This particularly became a problem for the South when the Union refused to continue prisoner exchanges in 1864. The reasoning behind this was that the Union Army knew that among the many resources the South was lacking at the time, manpower was high on the list. Thus, by keeping any captured prisoners, they not only diminished the South’s supply of soldiers, but also put extra strain on their resources via the South having to support more Union POWs. Little did they know of the horrible price the POWs in the South were paying.
Unsurprisingly, when the conditions at the camp were widely discovered by Northerners, they were less than pleased. Poet Walt Whitman, after getting a look at some of the survivors of the camp, wrote, “There are deeds, crimes that may be forgiven, but this is not among them.”
After the war, Captain Henry Wirz was charged with conspiring with other Confederate officers to “impair and injure the health and destroy the lives … of Federal prisoners” and “murder in violation of the laws of war.”
While it’s true that the prisoners under Wirz command were ill-treated to the extreme, it isn’t clear whether any of this was Wirz’ fault or if he could have done anything to improve the situation, and today many historians consider him more of a scapegoat than anything. In fact, Wirz attorney would later note that the night before his execution, Wirz was (supposedly) offered a deal- if he would implicate Confederate President Jefferson Davis as the responsible party for the war crimes committed at the camp, Wirz would be pardoned. Wirz told his attorney when learning of this offer, “Mr. Schade, you know that I have always told you that I do not know anything about Jefferson Davis. He had no connection with me as to what was done at Andersonville. If I knew anything about him, I would not become a traitor against him or anybody else even to save my life.”
Of the 160 witnesses who gave their testimonies in Wirz’ trial, many came from former prisoners describing the abhorrent conditions in the camp. Some blamed Wirz for this, even noting that he personally treated prisoners violently and occasionally withheld food for no good reason, but other survivors stated that Wirz simply hadn’t been given the resources to adequately provide for the prisoners. Needless to say, it was difficult to separate fact from fiction in the trial.
Perhaps the most notable witness in Wirz’ defense was Robert E. Lee, who noted that, in his opinion, Wirz had done the best he could with the extremely scant resources he was given.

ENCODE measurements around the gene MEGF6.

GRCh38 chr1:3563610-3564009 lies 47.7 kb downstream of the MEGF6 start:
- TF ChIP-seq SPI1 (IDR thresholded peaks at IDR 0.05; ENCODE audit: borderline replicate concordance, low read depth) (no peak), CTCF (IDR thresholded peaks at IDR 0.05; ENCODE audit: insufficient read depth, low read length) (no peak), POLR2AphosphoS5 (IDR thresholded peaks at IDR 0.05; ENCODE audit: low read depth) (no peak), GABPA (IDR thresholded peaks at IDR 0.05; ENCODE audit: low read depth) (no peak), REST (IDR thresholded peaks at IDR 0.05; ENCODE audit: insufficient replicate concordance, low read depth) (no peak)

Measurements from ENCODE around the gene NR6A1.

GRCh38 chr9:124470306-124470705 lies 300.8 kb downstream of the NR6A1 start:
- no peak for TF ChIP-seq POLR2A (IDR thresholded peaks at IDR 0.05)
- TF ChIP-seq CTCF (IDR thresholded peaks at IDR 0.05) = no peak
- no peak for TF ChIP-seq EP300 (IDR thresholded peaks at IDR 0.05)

Further backing up this notion was “the Angel of Andersonville” Father Peter Whelan. Whelan had worked in the camp for several months from sunup to sundown helping prisoners in whatever way he could, including attempting to leverage what small resources the local Catholic churches had to help the POWs. Most notably, Whelan personally borrowed $16,000 in Confederate money from one Henry Horne of Macon to acquire approximately ten thousand pounds of wheat flour, which was then baked into bread and distributed among the starving prisoners.
One former prisoner of Andersonville said of Whelan, “All creeds, color and nationalities were alike to him… He was indeed the Good Samaritan.” Sergeant John Vaughter went on to state that, “of all the ministers in Georgia accessible to Andersonville, only one could hear this sentence, ‘I was sick and in prison and you visited me,’ and that one is a Catholic [Peter Whelan].”
Whelan, along with the aforementioned Reverend Hamilton who also worked in the camp, stated that, apart from yelling at prisoners on occasion (such as swearing at new prisoners and threatening to shoot them if they tried to escape), they had never witnessed nor heard of Wirz himself inflicting any actual physical harm on any prisoner. This is something they felt they would have known about had it happened given their daily life of going around talking with the prisoners. (That said, punishments in the camp for breaking rules were reportedly severe, though it’s not clear whether they were any more severe than any other POW camp in the war.) They also stated that Wirz had been eager for their help in the camp and in their opinion was simply a man who was given far too few resources to manage his charges.